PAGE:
Custom Paint Job Breyer Stablemates Stallion – My Dream Horse Kit
Articles Blog

Custom Paint Job Breyer Stablemates Stallion – My Dream Horse Kit

August 18, 2019


Hello, and welcome back to Jenna Gets Creative!
Today I am bringing back this Breyer “My Dream Horse” kit that I, uh, last year I showed
you how much of an utter “crap kit” this is in terms of the supplies that they give you,
and I said I was gonna go ahead and actually complete them with my own supplies, and then
you haven’t seen this is like a year. So today I am here to paint one of them, finally. If
you have been eagle eyed in my intros, you may have already seen him on the shelf, painted,
you’re gonna see me painting him now. Here’s that stallion, and I’m gonna go ahead and
mix some Apple Barrel acrylic paints. These are just your basic craft paint that you can
get on Amazon. You can buy them individually or in 2 different sets. Not sponsored, just
explaining what I’m using. I have set 1. Haven’t had to replace any colours yet, haven’t added
any colours yet, I’m just working with set 1. Just so everybody knows what we’re working
with. I ended up doing 4 or 5 coats of paint for the base colour. You’re gonna see me do
the first coat and then the touch up coat, and then we’ll get into the other details,
but just so you know, it took 4 or 5 until I had a… what I was satisfied with as a
good, solid, even, smooth colour. Didn’t have brush strokes, didn’t have lighter and darker
patches. And, yeah. I am happy with how this paint went onto the horse, and unlike the
paint that came in the kit, as you saw or will see, I will link that video up above,
the acrylics that came with this kit, when I painted it onto the foal, I tested on the
foal, I- my fingers were a little bit wet, and all of the paint just rubbed right off,
after it was dry. And it’s- that’s not happening with the Apple Barrel paints, so it’s not
a problem with the models themselves. Which I knew it wouldn’t be, because these are,
they’re made out of the same material that all Breyer models are. As I mentioned in the
first video, typically Breyer models are air brush painted, so they get a lot of very fine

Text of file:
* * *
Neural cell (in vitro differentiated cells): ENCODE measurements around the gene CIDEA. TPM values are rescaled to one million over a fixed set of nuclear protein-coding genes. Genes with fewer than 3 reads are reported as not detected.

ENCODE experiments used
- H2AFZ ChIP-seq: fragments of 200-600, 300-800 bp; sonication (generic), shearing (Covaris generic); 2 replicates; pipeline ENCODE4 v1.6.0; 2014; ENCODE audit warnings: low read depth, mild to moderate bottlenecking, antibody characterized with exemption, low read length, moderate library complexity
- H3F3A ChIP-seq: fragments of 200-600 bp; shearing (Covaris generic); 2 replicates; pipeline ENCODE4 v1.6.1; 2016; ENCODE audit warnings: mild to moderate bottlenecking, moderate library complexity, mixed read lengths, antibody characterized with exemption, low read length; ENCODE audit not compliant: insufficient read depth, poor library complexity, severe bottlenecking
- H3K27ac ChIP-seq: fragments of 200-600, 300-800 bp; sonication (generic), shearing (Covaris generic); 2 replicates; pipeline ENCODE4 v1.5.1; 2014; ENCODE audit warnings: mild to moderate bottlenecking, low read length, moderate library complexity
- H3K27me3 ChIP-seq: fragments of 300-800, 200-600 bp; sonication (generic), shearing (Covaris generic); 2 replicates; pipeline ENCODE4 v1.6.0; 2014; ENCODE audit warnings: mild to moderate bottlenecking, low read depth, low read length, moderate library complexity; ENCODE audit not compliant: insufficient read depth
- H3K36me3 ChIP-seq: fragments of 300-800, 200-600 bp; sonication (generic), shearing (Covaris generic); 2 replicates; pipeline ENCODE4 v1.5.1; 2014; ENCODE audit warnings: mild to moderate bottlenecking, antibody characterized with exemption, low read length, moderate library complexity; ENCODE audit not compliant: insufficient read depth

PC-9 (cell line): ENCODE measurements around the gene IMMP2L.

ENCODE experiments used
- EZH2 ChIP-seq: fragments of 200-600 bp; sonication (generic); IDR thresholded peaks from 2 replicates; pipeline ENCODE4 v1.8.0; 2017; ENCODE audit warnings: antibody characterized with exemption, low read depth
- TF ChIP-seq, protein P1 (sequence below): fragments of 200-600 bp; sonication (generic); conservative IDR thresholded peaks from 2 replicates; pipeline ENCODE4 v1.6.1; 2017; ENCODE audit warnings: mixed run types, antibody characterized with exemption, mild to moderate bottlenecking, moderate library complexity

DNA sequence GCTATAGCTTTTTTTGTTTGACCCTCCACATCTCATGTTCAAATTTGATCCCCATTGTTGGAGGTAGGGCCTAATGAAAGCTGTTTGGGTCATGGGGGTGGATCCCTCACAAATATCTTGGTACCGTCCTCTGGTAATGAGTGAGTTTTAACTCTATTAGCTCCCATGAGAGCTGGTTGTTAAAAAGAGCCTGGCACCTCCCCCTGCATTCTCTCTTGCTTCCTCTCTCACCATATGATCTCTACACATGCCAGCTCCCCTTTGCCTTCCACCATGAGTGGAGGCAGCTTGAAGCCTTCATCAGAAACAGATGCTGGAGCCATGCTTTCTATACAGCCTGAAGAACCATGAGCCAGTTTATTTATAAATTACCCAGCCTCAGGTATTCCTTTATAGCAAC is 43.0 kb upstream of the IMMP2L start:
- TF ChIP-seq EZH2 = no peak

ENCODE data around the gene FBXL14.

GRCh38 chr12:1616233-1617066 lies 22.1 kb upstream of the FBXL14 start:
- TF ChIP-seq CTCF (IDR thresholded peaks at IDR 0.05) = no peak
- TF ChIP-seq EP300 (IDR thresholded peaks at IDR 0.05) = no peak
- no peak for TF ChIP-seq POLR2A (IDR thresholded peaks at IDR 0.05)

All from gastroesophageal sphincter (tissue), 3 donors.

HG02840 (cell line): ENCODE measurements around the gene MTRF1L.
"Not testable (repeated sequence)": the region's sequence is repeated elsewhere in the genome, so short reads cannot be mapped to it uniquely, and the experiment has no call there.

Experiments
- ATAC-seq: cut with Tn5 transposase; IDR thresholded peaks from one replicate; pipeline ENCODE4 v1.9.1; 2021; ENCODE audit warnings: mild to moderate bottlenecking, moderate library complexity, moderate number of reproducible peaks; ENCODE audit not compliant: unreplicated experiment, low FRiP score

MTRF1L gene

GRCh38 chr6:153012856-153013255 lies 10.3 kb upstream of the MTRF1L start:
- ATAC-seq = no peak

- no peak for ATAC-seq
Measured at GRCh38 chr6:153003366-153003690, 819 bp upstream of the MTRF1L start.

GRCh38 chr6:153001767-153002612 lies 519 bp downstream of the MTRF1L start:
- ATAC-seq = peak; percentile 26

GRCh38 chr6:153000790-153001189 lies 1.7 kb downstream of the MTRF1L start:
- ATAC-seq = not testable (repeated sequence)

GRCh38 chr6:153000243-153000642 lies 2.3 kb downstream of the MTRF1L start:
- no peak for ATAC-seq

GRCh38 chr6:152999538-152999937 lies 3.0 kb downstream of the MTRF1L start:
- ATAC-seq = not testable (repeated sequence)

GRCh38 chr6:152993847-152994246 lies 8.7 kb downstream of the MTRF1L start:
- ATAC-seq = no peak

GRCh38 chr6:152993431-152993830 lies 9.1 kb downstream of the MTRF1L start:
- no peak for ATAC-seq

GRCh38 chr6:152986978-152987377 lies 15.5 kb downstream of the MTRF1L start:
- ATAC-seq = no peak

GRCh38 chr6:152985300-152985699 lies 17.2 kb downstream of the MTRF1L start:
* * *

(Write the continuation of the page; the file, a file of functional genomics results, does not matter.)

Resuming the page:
details, a lot of blending, a lot of fades, that you’re really not going to achieve in
any reasonable amount of time with crappy little craft brushes and very cheap acrylic
craft paints. I am sure somebody out there has done it. I don’t have the patience for
that. But, you know… [laughs] So I decided this guy should be a flaxen chestnut. For
those who aren’t familiar with horse colours, chestnut is one of the many terms for a red
based coat. Genetically horses are either a black or a red base, and flaxen means that
the mane and tail, the horse’s “hair” so to speak, is a paler shade than the body. In
some breeds that gets a little bit confused, but yeah. Chestnut’s the general term, flaxen
means the mane and tail are lighter, but it’s not palomino, don’t get that confused! Liver
chestnut def, err, typically means a darker chestnut, lots of different terms. Sorrel
is just an equivalent, alternate term in the stock horse, Quarter Horse world. Why am I
rambling? So here he is with that base coat finished, and as you can see, since Breyer
models are so beautifully carved, beautifully detailed, just the light hitting the model
is already creating a lot of the shadows and detail you want to see, so I don’t really
feel like I’m losing much by not trying to go in and put shadows in. I’m just going with
the white, pure white, and putting in white markings on this horse. I do want him to be
considered a “solid” colour, so I’m not taking the white up above the knees and hocks. If